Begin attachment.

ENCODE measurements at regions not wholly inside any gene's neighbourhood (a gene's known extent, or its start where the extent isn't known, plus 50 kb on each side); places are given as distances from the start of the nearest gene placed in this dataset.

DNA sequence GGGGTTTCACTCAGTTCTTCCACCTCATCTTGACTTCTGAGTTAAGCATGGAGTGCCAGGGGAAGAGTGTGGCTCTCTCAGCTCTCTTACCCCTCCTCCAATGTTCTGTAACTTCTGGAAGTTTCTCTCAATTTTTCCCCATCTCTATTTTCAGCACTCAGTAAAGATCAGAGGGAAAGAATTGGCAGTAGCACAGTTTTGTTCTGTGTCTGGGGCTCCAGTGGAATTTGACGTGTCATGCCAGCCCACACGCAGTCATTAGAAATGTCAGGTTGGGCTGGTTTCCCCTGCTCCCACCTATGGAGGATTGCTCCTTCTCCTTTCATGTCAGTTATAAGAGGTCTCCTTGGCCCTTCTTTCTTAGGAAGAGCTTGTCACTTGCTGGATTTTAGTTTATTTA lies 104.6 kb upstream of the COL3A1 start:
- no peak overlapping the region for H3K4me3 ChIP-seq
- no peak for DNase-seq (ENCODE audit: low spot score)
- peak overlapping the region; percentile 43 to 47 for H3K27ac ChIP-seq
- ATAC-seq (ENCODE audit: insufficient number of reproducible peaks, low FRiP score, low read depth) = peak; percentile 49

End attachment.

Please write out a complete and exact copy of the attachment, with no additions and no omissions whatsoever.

ENCODE measurements at regions not wholly inside any gene's neighbourhood (a gene's known extent, or its start where the extent isn't known, plus 50 kb on each side); places are given as distances from the start of the nearest gene placed in this dataset.

DNA sequence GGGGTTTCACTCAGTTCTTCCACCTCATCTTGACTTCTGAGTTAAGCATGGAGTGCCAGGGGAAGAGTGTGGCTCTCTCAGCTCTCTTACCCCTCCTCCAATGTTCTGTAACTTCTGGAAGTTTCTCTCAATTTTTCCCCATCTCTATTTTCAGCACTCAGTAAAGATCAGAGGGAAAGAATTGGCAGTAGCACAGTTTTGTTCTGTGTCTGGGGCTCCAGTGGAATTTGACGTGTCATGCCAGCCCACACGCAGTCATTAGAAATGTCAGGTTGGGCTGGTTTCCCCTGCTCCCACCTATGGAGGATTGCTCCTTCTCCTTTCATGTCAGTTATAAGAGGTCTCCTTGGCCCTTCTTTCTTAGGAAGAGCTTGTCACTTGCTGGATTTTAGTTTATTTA lies 104.6 kb upstream of the COL3A1 start:
- no peak overlapping the region for H3K4me3 ChIP-seq
- no peak for DNase-seq (ENCODE audit: low spot score)
- peak overlapping the region; percentile 43 to 47 for H3K27ac ChIP-seq
- ATAC-seq (ENCODE audit: insufficient number of reproducible peaks, low FRiP score, low read depth) = peak; percentile 49